The immediate hope is that such legal challenges will persuade authorities to back down. But the NRA is also hoping the legal fights over “essential” activity will strengthen their hand in the courts and make it harder to restrict gun rights in the future.
All of this comes against a backdrop of a rough couple of years, with legal fights, public and corporate backlash over guns and criticism of LaPierre’s salary, leadership and extravagant spending habits.
LaPierre earned about $2 million in compensation, according to the group’s most-recent tax filings. The NRA would not say how much of a pay cut he’s taking.
“Defending freedom has never been easy. Over the years, we’ve weathered more tough times than most,” LaPierre said in an email to NRA employees, obtained by The Associated Press. “But we will rise from this stronger and well positioned to lead the fight to protect our Second Amendment, the First Amendment, and all our constitutional freedoms during the crucial upcoming elections and for years to come.”
The 2018 massacre at a high school in Parkland, Florida, led to a groundswell of opposition to the NRA, driven by student-led protests over gun violence. Corporate America began pushing back, with some major retailers stopping gun sales and banks dropping discounts or certain services for NRA members and gunmakers.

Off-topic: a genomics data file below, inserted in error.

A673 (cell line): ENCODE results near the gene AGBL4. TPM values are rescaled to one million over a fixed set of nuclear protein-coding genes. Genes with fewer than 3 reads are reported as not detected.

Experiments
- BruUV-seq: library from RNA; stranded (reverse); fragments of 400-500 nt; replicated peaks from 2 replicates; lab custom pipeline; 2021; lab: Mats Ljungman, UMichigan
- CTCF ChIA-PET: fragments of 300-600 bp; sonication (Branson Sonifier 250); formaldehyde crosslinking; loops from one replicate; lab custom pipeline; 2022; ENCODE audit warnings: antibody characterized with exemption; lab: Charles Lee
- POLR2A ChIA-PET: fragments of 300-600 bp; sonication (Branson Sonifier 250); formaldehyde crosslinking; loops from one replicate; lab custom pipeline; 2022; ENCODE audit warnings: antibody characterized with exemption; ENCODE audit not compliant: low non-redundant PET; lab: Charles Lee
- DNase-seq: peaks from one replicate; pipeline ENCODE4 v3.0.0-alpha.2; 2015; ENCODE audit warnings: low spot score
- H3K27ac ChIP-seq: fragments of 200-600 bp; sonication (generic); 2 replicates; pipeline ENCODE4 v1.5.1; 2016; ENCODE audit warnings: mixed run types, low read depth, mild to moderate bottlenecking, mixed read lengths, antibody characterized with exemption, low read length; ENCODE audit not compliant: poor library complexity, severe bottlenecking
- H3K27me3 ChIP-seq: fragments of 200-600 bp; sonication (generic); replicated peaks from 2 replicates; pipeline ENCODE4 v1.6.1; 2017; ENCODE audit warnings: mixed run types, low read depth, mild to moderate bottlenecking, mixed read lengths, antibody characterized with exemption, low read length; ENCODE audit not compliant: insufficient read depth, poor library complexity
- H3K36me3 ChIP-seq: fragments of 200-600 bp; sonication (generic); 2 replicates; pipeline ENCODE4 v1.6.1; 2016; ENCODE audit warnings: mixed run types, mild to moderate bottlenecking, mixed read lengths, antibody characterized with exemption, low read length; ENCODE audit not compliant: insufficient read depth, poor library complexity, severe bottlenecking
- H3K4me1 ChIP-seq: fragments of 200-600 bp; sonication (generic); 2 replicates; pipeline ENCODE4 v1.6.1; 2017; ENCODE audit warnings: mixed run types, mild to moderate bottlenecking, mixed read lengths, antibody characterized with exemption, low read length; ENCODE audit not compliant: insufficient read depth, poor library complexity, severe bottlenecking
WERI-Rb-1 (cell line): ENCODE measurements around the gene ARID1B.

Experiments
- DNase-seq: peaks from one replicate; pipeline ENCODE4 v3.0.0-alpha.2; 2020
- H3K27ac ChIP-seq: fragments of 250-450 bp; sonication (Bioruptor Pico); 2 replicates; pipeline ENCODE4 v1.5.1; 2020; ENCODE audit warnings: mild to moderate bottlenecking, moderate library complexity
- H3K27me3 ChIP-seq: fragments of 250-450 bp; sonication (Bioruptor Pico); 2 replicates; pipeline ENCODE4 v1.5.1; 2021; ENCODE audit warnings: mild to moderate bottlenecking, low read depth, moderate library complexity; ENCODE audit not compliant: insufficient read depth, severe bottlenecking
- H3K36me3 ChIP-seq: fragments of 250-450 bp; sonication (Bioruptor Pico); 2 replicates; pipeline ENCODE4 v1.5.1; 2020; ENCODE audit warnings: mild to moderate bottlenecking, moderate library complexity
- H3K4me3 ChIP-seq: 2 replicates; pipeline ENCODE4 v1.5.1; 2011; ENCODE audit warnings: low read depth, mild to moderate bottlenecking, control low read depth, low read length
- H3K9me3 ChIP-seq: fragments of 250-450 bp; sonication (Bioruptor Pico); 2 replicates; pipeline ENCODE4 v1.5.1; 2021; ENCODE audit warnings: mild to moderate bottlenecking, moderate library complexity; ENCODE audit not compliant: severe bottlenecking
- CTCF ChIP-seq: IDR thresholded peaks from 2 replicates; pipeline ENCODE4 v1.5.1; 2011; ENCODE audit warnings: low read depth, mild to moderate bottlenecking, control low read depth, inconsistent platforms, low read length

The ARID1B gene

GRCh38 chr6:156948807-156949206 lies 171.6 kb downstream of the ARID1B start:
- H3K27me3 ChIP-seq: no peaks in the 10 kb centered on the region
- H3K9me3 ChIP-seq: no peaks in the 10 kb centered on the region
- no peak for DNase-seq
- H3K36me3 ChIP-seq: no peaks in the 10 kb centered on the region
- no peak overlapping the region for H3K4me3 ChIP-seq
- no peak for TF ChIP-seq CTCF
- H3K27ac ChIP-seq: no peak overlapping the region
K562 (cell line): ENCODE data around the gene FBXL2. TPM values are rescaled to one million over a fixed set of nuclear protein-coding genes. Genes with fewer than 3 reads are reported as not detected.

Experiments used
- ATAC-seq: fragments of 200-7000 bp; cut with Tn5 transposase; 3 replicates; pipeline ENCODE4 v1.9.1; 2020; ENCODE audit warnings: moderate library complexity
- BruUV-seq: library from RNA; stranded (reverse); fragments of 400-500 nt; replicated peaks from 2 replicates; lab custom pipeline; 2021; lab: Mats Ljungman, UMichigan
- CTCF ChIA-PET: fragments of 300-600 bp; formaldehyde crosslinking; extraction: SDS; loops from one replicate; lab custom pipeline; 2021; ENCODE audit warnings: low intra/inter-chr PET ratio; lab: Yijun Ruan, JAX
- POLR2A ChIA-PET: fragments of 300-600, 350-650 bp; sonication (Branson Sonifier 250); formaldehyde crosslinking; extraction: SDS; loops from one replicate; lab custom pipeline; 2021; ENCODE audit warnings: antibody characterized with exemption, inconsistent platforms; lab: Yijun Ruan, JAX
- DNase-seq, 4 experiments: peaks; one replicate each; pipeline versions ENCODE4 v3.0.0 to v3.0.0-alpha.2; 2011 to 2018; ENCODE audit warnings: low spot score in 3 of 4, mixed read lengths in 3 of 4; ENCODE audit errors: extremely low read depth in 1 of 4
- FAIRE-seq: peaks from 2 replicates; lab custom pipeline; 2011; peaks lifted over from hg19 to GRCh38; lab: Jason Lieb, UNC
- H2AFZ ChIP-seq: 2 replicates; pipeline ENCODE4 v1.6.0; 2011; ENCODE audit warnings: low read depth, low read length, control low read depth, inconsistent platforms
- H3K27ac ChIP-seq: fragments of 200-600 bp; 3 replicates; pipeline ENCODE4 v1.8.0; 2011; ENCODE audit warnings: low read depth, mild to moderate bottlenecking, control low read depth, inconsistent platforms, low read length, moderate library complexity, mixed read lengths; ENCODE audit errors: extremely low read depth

Just this week, the CEO of Wells Fargo, a bank known for its past willingness to be the go-to bank for the firearms industry, said its relationship with the NRA was “declining.”
The NRA also faces regulatory pressures in New York, where the group’s charter was created in New York. The state attorney general there has launched legal actions along with her counterpart in Washington, D.C., that threaten the NRA’s nonprofit status.
After spending $30 million in 2016 toward efforts to elect Trump, the NRA saw its political influence wane in 2018 when it got outspent by several gun-control groups.
Save the Second, a group of NRA members seeking changes to the organization, called the recent cutbacks the result of poor choices for years not the coronavirus.
In a recent email to its followers, the group disputed putting blame on the pandemic: “Mr. LaPierre, if your organization was squeaky clean and ethically ran, we wouldn’t be in this mess in the first place.”
Gun-control groups are mobilizing to influence the 2020 election and contend the NRA’s financial troubles will leave it incapable of playing a significant role in Trump’s campaign.
“I would be shocked if the NRA were able to sustain the investment in support of Trump in 2020 that it made in 2016,” said Peter Ambler, executive director of the Giffords group, named after former Congresswoman Gabby Giffords, who was seriously wounded after being shot in 2011.
Spitzer said the NRA’s base — many of whom are Trump supporters — are still active and still loyal. “That hasn’t really changed,” he said.
But the money challenges are likely to mean a more-muted voice.
“You need to have an open checkbook to have a seat at the table,” he said.